Want To Make Yourself More Employable? Just Travel More
That vacation you've got your eye on is good for you in more ways than one.
According to a study conducted by Hostelworld, being well-travelled may make you more employable, not less.
In the survey of 1,000 people, 82 percent of UK employers in said they find people who have traveled widely to be more employable. 64 percent of the general population surveyed held the same view. The chief reason? It boosts confidence and people skills, and enables you to adapt to new situations better.
And from the perspective of people who’ve done some global gallivanting themselves, six out of ten said their travel experiences helped them figure out what they wanted to do with their lives. Around the same number of people felt that putting international experiences on their resume was a good look.
All of which makes sense, no? Studies have shown that traveling reduces overall stress, enhances creativity, boosts happiness, and decreases symptoms of depression. All of which would have a positive impact on you as an employee.
But a few important points: The study only surveyed people in the UK, France, Spain, Germany, Italy, Portugal, Brazil and South Korea. We already know Americans have issues taking and enjoying their vacation time. Last year, more than half didn’t take all their vacation days.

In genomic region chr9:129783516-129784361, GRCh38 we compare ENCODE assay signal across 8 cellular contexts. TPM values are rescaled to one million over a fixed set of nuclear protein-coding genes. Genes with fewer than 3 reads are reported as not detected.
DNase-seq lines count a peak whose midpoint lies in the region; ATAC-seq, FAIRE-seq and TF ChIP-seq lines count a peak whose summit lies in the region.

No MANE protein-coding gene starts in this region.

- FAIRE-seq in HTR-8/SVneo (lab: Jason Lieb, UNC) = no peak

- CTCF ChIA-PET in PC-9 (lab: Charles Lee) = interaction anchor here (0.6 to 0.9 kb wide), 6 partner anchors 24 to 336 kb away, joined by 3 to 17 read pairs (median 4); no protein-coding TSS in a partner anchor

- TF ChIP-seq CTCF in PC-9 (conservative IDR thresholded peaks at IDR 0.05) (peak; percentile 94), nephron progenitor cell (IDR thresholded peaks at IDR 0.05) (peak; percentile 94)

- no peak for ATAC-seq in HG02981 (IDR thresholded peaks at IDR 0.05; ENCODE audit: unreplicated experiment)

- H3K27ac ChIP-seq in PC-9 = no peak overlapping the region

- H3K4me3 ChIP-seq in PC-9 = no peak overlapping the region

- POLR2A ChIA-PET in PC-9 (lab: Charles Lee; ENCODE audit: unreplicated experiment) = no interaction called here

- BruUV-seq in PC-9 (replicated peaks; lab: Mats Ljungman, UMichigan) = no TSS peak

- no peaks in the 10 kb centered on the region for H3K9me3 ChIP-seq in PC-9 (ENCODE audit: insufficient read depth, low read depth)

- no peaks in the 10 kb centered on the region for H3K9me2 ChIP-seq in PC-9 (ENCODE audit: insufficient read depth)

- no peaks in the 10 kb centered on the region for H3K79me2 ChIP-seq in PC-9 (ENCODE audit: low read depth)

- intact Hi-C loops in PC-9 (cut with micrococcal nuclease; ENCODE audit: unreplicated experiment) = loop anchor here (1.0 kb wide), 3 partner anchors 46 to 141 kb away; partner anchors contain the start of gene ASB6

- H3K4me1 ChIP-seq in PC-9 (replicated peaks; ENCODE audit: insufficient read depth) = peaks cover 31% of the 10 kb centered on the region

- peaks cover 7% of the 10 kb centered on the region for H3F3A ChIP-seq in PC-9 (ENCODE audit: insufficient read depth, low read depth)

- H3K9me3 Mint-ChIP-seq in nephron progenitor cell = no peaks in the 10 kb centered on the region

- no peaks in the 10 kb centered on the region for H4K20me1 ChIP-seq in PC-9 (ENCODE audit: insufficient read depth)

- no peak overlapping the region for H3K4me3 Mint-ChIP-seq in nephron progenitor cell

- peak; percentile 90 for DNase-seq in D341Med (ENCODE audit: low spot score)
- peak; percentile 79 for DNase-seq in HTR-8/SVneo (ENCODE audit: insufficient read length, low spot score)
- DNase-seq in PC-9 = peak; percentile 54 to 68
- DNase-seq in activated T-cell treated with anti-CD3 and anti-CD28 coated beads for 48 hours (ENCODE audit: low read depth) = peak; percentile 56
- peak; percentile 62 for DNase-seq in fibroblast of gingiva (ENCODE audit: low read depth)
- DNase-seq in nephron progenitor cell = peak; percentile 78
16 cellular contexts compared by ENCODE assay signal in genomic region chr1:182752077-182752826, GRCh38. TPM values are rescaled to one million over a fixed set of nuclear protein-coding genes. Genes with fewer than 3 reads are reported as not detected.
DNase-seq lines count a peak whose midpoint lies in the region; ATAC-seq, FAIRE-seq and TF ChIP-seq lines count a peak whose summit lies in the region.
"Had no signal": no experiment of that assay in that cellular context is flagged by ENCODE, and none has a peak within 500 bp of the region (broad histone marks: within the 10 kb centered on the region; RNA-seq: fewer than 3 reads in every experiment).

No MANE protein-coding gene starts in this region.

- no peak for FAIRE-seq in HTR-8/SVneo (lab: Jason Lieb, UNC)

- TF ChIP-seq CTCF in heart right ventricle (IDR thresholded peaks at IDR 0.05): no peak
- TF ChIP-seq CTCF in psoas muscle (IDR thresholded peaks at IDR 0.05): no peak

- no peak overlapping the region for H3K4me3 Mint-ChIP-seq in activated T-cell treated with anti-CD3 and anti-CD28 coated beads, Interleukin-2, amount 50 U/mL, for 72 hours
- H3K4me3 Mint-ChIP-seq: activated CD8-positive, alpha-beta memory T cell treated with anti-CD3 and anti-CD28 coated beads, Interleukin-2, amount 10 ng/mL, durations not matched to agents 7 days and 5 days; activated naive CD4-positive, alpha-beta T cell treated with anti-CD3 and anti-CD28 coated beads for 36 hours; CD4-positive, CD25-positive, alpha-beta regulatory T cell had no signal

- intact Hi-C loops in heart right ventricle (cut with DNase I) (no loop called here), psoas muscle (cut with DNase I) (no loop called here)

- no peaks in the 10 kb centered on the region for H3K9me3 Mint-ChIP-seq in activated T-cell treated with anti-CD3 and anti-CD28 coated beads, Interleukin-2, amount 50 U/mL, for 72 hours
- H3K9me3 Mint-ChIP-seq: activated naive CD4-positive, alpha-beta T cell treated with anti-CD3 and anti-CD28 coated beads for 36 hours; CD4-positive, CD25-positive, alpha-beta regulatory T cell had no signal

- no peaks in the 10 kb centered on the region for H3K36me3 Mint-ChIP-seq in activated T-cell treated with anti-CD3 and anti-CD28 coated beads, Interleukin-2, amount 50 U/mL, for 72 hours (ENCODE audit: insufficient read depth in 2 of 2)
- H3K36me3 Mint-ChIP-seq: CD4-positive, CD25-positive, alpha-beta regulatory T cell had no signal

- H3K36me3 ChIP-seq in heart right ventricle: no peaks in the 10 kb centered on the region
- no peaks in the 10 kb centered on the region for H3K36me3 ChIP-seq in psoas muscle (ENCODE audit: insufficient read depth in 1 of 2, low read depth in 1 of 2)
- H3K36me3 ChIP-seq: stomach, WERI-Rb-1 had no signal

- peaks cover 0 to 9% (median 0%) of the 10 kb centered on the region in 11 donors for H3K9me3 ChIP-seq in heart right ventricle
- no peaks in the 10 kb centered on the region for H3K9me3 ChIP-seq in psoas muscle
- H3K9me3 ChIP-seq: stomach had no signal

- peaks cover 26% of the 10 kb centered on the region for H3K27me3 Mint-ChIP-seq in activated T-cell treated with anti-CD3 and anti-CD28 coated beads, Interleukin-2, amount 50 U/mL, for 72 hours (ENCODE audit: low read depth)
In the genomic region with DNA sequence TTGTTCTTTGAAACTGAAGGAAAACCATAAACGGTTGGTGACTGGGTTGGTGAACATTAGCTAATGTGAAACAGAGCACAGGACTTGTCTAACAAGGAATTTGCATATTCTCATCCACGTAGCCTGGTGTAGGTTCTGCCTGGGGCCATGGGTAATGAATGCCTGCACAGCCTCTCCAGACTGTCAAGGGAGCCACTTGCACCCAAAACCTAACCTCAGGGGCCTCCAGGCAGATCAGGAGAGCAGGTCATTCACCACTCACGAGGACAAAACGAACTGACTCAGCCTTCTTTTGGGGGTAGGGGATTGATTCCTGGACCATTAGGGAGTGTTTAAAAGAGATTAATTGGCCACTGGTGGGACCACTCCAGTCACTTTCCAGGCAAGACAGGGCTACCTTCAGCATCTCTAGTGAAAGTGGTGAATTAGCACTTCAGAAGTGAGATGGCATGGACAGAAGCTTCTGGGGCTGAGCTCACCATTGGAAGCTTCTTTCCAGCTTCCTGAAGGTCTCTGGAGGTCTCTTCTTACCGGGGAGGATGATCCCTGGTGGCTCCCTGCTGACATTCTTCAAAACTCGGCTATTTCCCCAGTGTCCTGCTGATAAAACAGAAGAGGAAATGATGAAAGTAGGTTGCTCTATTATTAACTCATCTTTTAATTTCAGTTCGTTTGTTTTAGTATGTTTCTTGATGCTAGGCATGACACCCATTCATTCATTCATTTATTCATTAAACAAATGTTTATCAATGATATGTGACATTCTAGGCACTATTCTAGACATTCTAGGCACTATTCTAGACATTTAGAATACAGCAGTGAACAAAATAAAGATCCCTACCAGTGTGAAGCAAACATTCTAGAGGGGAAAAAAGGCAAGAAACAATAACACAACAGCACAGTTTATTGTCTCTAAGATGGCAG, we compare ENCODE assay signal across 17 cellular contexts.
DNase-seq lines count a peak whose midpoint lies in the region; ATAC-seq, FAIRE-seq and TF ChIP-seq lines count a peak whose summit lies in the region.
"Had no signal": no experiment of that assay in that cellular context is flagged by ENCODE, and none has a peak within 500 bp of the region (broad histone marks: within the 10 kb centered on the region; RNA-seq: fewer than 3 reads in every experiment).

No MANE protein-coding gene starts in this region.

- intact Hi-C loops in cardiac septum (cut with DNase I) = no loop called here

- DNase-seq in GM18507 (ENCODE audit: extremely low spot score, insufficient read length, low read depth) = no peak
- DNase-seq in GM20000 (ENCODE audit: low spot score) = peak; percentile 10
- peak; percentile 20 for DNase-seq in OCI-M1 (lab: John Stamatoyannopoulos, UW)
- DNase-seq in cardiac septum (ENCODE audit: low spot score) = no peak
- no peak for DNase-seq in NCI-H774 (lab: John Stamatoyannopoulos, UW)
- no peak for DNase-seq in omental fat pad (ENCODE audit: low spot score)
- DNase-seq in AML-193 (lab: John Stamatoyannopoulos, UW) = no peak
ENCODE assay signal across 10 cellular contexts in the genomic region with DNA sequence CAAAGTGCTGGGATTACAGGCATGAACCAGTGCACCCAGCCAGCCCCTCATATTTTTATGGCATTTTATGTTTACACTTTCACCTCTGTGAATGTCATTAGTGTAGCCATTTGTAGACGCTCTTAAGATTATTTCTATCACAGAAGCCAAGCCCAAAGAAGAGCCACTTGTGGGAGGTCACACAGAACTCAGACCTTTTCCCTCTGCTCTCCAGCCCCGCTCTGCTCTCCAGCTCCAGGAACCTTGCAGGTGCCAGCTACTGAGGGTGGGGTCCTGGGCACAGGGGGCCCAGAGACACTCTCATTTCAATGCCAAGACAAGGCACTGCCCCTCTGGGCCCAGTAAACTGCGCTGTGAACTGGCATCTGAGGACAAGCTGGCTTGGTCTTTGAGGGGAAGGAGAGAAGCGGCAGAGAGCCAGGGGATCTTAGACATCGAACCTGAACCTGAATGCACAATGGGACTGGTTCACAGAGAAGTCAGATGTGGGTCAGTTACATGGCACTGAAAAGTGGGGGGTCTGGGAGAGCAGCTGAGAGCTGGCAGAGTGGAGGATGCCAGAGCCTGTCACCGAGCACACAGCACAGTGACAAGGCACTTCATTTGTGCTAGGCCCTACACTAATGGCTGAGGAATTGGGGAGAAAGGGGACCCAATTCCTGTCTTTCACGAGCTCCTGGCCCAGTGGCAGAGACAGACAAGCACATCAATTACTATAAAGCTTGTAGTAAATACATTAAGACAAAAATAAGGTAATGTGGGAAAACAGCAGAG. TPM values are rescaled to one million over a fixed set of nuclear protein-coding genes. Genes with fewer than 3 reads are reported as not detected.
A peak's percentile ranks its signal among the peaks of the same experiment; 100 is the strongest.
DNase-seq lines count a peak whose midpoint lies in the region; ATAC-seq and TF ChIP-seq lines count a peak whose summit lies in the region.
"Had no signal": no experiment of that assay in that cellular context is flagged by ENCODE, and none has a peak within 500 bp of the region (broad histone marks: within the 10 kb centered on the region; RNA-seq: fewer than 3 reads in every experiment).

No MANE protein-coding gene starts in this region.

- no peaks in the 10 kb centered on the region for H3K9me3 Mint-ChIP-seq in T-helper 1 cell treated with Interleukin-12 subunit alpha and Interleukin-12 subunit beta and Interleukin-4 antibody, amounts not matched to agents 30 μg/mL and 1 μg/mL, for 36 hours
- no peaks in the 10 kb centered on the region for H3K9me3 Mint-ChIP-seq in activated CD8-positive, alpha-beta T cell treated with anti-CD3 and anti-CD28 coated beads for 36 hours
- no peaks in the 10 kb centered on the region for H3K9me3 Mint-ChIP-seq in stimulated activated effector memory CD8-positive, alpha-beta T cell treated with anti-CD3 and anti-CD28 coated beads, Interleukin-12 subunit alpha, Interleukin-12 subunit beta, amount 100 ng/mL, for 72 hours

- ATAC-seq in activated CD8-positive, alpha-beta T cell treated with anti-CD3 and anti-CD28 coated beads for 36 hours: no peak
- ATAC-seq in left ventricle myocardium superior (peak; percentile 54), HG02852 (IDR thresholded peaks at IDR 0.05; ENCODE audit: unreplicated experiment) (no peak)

And let's not forget, the ability to travel is a considerable privilege that’s not accessible to everyone. But countries that have placed an emphasis on taking significant breaks from work by way of actual legislation, means vacation and travel is accessible to the working class in ways it simply isn’t in the States.
Every country in the EU, for instance, requires companies to provide employees with at least four weeks of paid vacation. This sets an entirely different tone among the citizenry, and this permission to travel the world has tremendous benefits from a larger cultural perspective.
Because not only is America tied up in a damaging workaholic culture, but our tendencies towards isolationism in some respects plays into larger issues, like being way behind in terms of being multilingual. And when we actually do set out to go on trips, we’re only half as likely as Europeans to go abroad and visit more than one country, according to a separate study by Hostelworld.
All of which is to say, the change has gotta start somewhere. If you’re on the fence about booking that four-week trip to Basque country, take heart in the notion that it’s going to improve your employment prospects—whilst simultaneously contributing to the dismantling of our work-obsessed culture and making our citizenry more worldly.
It’s basically your patriotic duty.
Words: Deena Drewis
Photo: Daria Kobayashi Ritch